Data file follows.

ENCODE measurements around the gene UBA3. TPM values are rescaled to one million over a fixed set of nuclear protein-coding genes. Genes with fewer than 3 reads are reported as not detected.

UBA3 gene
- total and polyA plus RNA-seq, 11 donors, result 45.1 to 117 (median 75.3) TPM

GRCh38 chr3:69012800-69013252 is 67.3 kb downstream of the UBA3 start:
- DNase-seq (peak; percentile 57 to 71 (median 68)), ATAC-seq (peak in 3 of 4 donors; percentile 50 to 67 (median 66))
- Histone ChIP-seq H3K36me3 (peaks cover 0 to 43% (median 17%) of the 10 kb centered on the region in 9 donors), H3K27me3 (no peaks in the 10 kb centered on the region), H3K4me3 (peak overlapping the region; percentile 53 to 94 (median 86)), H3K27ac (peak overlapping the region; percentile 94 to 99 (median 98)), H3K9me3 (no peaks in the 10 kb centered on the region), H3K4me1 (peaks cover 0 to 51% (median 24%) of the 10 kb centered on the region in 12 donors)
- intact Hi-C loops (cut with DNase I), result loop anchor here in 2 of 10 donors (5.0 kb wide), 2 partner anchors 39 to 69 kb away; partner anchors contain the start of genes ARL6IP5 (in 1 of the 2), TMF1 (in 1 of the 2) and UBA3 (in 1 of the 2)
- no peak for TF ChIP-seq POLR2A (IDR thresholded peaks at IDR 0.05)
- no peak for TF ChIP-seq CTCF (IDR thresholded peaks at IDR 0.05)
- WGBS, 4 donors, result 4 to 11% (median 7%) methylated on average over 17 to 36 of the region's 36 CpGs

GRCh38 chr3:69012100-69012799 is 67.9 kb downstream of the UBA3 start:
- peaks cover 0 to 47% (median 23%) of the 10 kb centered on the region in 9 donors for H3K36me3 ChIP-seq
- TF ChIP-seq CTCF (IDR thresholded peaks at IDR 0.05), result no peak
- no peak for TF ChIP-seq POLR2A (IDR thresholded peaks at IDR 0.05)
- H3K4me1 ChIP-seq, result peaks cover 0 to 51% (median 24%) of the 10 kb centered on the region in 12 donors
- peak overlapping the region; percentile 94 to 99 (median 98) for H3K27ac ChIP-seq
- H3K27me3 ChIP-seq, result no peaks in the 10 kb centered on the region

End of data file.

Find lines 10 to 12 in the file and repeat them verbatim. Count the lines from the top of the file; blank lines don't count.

- WGBS, 4 donors, result 4 to 11% (median 7%) methylated on average over 17 to 36 of the region's 36 CpGs

GRCh38 chr3:69012100-69012799 is 67.9 kb downstream of the UBA3 start:
- peaks cover 0 to 47% (median 23%) of the 10 kb centered on the region in 9 donors for H3K36me3 ChIP-seq